ON THIS DAY IN HISTORY: in 1973, the surprise attack by Egyptian and Syrian forces on Israel in October 1973 threw the Middle East into turmoil and threatened to bring the United States and the Soviet Union into direct conflict for the first time since the Cuban Missile Crisis in 1962. Though actual combat did not break out between the two nations, the events surrounding the Yom Kippur War seriously damaged U.S.-Soviet relations and all but destroyed President Richard Nixon’s much publicized policy of detente.

Initially, it appeared that Egypt and Syria would emerge victorious from the conflict. Armed with up-to-date Soviet weaponry, the two nations hoped to avenge their humiliating defeat in the Six-Day War of 1967. Israel, caught off guard, initially reeled under the two-front attack, but Israeli counterattacks turned the tide, aided by massive amounts of U.S. military assistance, as well as disorganization among the Syrian and Egyptian forces. The Syrians were driven back, with Israeli troops seizing the strategically important Golan Heights. Egyptian forces fared even worse: retreating back through the Sinai Desert, thousands of their troops were surrounded and cut off by the Israeli army. Secretary of State Henry Kissinger, together with his Soviet counterparts, eventually arranged a shaky cease-fire. When it became clear that Israel would not give up its siege of the Egyptian troops (low on food and medicine by this time), the Soviets threatened to take unilateral action to rescue them. Tempers flared both in Washington and Moscow; U.S. military forces went to a Stage 3 alert (Stage 5 is the launch of nuclear attacks). The Soviets backed down on their threat but the damage to relations between the two nations was serious and long lasting.

Kissinger worked furiously to bring about a peace settlement between Israel and Syria and Egypt. In what came to be known as “shuttle diplomacy,” the secretary of state flew from nation to nation hammering out the details of the peace accord. Eventually, Israeli troops withdrew from some of their positions in both the Sinai and Syrian territory, while Egypt promised to forego the use of force in its dealings with Israel. Syria grudgingly accepted the peace plan, but remained adamantly opposed to the existence of the Israeli state.

TRIVIA FOR TODAY: By the early fourth century, the Romans had built a road network of 53,000 miles throughout the empire. Each Roman mile was about 1,000 paces (about 4,800 feet) and was marked by a milestone.

The Alpaca…Gentle, Lowly…Loveable????

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Double click for a larger image…

Alpacas look like someone played a cruel joke on them, as if when God was designing them, He couldn’t quite make up His mind if they were related to sheep, goats, cows or just a combination of them all. But then again, perhaps He was just in a good mood and felt like having some fun, so He mixed things up a bit!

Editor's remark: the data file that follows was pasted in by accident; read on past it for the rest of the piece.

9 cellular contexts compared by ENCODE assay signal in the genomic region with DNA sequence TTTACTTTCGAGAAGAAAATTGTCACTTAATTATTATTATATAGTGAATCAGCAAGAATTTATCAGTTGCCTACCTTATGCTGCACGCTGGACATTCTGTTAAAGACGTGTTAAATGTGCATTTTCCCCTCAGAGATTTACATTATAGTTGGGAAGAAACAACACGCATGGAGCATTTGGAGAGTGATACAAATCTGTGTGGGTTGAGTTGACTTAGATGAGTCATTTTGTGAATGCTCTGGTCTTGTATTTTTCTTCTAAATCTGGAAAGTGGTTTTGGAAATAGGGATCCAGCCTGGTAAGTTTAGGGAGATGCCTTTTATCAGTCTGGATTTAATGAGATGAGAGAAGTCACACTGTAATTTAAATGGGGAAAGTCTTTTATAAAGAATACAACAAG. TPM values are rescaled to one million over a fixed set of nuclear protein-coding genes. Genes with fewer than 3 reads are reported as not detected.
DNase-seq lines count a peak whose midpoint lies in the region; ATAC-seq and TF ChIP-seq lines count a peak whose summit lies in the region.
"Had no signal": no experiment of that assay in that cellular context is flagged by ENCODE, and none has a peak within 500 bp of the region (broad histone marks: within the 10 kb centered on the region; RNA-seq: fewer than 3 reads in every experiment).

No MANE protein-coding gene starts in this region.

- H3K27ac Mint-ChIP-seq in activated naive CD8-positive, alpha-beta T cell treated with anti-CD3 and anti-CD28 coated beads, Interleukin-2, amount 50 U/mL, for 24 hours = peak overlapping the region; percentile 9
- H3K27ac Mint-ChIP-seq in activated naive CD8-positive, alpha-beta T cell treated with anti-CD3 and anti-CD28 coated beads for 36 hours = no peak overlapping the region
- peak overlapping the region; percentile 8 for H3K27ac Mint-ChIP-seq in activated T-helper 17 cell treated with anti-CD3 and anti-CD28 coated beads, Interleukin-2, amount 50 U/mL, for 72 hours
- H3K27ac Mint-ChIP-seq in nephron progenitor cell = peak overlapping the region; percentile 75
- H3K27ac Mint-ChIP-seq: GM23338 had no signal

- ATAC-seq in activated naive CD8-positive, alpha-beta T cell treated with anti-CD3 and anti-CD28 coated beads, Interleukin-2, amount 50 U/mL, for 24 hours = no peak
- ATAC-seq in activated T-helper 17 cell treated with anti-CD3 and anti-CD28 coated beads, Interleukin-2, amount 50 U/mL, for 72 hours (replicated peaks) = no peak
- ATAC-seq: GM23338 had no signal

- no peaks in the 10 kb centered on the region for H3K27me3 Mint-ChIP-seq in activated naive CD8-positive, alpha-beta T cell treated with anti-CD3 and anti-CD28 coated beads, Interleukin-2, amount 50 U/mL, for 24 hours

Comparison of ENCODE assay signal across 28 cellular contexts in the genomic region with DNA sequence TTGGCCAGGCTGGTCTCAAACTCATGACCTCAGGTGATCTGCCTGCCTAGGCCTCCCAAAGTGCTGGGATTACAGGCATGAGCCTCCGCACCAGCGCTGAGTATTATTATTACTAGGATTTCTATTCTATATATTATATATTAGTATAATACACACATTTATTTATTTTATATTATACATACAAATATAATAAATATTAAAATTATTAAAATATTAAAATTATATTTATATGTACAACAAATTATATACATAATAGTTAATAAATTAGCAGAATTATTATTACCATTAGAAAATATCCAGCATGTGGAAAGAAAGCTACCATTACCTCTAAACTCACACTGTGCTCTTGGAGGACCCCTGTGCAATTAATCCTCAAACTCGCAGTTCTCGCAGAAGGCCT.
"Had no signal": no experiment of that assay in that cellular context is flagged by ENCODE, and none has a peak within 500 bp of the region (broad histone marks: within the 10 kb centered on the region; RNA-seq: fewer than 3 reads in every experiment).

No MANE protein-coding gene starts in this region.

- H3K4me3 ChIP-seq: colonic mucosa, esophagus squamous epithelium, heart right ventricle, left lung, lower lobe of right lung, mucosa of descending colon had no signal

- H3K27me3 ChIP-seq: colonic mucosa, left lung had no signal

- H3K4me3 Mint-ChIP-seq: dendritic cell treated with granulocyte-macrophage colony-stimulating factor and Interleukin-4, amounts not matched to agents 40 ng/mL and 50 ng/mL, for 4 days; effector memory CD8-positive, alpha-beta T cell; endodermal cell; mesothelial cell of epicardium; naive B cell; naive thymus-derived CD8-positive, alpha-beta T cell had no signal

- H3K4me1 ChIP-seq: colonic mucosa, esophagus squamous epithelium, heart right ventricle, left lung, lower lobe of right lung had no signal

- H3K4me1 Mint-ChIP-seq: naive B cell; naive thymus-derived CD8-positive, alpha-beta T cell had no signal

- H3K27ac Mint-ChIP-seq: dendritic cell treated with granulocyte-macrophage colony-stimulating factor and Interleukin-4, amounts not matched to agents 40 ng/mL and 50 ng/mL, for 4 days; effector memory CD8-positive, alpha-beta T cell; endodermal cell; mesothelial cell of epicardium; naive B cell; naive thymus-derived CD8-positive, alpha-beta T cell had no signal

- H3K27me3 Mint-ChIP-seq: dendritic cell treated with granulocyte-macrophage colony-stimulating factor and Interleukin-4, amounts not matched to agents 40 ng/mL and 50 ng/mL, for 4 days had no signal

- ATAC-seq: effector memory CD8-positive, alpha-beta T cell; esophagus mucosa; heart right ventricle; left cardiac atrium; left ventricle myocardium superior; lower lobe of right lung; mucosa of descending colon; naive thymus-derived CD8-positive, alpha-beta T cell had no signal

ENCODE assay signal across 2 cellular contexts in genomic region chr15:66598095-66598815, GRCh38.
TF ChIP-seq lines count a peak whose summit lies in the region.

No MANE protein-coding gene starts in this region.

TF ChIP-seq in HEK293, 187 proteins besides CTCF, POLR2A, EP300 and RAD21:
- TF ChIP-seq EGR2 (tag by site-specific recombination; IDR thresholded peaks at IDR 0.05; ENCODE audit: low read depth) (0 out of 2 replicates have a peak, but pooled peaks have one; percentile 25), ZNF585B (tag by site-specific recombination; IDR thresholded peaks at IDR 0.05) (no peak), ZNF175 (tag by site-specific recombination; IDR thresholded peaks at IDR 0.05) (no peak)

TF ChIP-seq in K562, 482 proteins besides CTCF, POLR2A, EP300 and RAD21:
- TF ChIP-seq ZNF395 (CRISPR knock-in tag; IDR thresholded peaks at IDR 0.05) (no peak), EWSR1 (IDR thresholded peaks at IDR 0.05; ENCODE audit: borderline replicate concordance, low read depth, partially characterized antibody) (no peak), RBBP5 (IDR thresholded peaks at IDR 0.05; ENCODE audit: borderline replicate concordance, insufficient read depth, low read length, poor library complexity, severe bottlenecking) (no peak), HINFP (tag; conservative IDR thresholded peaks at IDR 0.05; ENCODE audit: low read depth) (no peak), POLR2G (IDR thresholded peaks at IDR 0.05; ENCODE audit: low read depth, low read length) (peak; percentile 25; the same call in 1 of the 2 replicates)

I shot this photo in Vermont in August as they ate their breakfast one morning.

To look at them, you’d think that they’re all sweet and cuddly, wouldn’t you? Well, let me invite you to watch this video about alpacas that was made by Polymath Innovations this summer. It’s only slightly over a minute long, and you’ll want to turn up your sound so you can get the full effect. Without further ado, I present you, “The Alpaca”:


ON THIS DAY IN HISTORY: on this day in 1861, President Abraham Lincoln observed a balloon demonstration near Washington, D.C. Both Confederate and Union armies experimented with using balloons to gather military intelligence in the early stages of the war, but the balloons proved to be dangerous and impractical for most situations.

Though balloons were not new, many felt that their military applications had yet to be realized. Even before the firing on Fort Sumter in April 1861, marking the start of the Civil War, several firms approached the U.S. War Department concerning contracts for balloons. The primary figure in the Union’s experiment with balloons was Thaddeus S. C. Lowe, an inventor who had been working with hydrogen balloons for several years before the war. He had built a large craft and hoped to make a transatlantic crossing. In April 1861, he conducted trials around Cincinnati, Ohio, with the support of the Smithsonian Institutution. On April 19, he took off on a flight that floated all the way to Unionville, South Carolina, where he was jailed briefly by Confederates who were convinced he was a Union spy.

Lowe became the head of the Union’s Balloon Corps in 1861 and served effectively during the Peninsular campaign of 1862. With the view provided from his balloon, he discovered that the Confederates had evacuated Yorktown, Virginia,and he provided important intelligence during the Battle of Fair Oaks, Virginia.

Lowe enjoyed a good working relationship with George McClellan, commander of the Army of the Potomac, but experienced difficulty with McClellan’s successors, generals Ambrose Burnside and Joseph Hooker, who were not convinced that balloon observations provided accurate information. Lowe became increasingly frustrated with the army, particularly after his pay was slashed in 1863. Feeling that army commanders did not take his service seriously, Lowe resigned in the spring of1863. The Balloon Corps was disbanded in August of that same year.

Lowe later became involved in a building a railway in California. He died there in 1913 at age 80.

TRIVIA FOR TODAY: A normal, healthy amount of food for an average teenager or adult is about 1,800- 2,600 calories a day. During a bingeing episode, it is not unusual for someone to eat 20 to 25 times that amount, which is more than 50,000 calories, roughly equivalent to an entire extra-large pepperoni pizza, a tub of ice cream, a package of cookies, a bag of potato chips, and an entire cake. Bulimics might engage in this type of eating several times a day.

Purple Haze

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Double click for a larger version of the image